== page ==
How does one of the largest non-profit organizations on the web survive?

They are everywhere on Wikipedia. Whether you’re searching for a summary of the Arab Spring or trying to find out what ever happened to Shane MacGowan of the Pogues, you’ll find, located at the top of the page, a banner asking for donations with a picture of one of the hundreds of authors, technicians, or other affiliates of Wikipedia. Varying from the usual and familiar picture of Jimmy Wales is a slightly different approach Wikipedia has recently taken to raise money for its operations.

In January 2011, we took a close look at Wikipedia’s features and hosting infrastructure, and released a case study. In that case study, we discovered how expansive Wikipedia actually is and how much it continues to grow. Wikipedia, originally launched in January 2001, has now become the largest online encyclopedia with over 3.8 million articles in English alone and a total of 20 million articles in over 286 different languages. Wikipedia also operates the 5th largest web property and has data centers in the U.S. and in Europe.  Wikipedia has also just opened its first office outside of the US in India. Since its release, Wikipedia has become the 5th most visited website in 2011, according to Google.

Wikipedia runs a large organization and has gained an enormous reader base (over 455 million visits every month). To keep this project running requires a large amount of funds and resources.  Wikipedia’s content is famous, however, for being created and edited largely by unnamed and unpaid volunteers. Most of the articles are written by local experts that contribute their knowledge from practically all fields. The funding is also contributed largely by the public.  

Although Wikipedia receives some funding from foundation grants, mission-friendly businesses and agreements, and merchandise sales, the largest bulk of Wikipedia’s funding comes from public donations.

Over the years, as Wikipedia grew, so did the amount of funds needed. In 2005, one of the first Wikipedia fundraisers accumulated US$91,000. This year, Wikipedia has set the goal of reaching US$29.5 million, about 24% higher than last year’s projection of US$23.8 million.  Wikipedia breaks down where the money will go on its website: 8% is distributed to future fundraising projects, 23% goes to other programs (funding the Wikimedia’s Community and Global Development departments), 44% goes toward technology, 24% goes to employees, and 1% to Governance.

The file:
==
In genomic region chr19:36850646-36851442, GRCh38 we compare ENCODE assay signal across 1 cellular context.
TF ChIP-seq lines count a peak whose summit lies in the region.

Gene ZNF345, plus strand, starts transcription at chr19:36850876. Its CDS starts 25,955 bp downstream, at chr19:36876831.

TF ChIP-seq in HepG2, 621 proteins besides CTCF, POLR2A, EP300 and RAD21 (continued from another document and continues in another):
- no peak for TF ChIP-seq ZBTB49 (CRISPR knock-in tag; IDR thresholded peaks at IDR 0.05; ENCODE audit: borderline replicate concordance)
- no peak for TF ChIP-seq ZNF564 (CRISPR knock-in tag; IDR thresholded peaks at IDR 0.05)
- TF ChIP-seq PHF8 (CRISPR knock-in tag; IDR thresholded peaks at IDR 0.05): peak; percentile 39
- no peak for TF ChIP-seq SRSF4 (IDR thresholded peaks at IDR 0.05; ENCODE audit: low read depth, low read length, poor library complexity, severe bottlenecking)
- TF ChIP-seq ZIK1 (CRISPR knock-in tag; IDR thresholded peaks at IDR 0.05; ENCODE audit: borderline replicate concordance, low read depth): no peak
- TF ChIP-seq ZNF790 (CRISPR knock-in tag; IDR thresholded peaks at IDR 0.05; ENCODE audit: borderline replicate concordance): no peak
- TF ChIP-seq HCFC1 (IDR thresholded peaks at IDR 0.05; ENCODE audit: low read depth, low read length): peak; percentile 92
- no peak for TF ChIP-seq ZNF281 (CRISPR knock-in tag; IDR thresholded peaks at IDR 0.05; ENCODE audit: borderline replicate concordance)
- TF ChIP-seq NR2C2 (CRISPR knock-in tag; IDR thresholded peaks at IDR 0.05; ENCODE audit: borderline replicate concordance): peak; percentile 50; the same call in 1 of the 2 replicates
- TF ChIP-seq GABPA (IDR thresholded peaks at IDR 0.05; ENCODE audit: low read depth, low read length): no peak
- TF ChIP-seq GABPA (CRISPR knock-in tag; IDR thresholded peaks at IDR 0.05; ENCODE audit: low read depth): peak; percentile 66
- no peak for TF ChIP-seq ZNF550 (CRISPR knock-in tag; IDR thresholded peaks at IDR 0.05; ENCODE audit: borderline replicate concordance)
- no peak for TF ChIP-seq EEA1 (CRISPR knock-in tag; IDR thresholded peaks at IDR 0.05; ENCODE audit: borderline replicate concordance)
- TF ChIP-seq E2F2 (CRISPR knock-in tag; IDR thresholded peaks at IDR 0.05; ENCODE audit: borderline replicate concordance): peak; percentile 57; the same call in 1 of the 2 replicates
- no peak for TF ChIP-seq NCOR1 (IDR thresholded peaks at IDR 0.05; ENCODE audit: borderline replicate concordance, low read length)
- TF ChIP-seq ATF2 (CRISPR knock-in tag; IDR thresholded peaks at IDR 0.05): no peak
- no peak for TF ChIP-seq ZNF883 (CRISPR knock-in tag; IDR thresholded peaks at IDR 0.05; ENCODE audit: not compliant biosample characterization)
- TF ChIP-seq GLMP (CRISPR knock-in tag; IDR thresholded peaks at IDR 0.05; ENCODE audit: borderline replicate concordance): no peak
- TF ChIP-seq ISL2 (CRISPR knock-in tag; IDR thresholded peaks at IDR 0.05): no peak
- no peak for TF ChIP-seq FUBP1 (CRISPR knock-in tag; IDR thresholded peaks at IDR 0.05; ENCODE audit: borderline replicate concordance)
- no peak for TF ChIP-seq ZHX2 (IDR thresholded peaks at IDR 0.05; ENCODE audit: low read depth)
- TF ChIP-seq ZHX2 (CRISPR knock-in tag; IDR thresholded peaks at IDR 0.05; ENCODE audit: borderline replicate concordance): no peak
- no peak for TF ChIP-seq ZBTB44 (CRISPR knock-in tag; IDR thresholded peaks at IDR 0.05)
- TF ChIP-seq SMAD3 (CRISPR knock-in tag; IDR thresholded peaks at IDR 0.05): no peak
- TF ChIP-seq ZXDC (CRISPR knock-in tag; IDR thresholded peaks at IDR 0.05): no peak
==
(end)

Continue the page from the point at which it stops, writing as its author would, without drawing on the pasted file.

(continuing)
Wikipedia attempts to receive this revenue through annual fundraising projects where readers are encouraged to donate any given amount of money. Wikipedia has vowed never to use advertising as a means of revenue. On its website, Wikipedia explains advertising would be a detriment to Wikipedia’s primary goal in providing a neutral, online educational environment.  It goes on to clarify that the current strategies of advertising use methods that would go against Wikipedia’s privacy policy, such as geo-targeted advertising. Wikipedia has then reverted to posting banners above its articles. These banners, labeled personal appeals, direct the viewer to a page which explains the fundraiser and payment options.  

Similar banners have been used before. Wikipedia has been through several different versions of fundraising banners and it was only recently that Wikipedia started to post banners with pictures, starting with founder Jimmy Wales in 2010.  Due to complaints of redundancy, Wikipedia has attempted something different and has started using other faces in attempt to not overexpose Jimmy Wales and to show some of the unknown authors that make Wikipedia possible. Jimmy Wales reportedly agrees with the complaints, calling his frequent appearances on Wikipedia pages “annoying.” He continues explaining that he doesn’t want to be a celebrity, although surveys show that his banner attracts some of the highest revenue of all the profiles.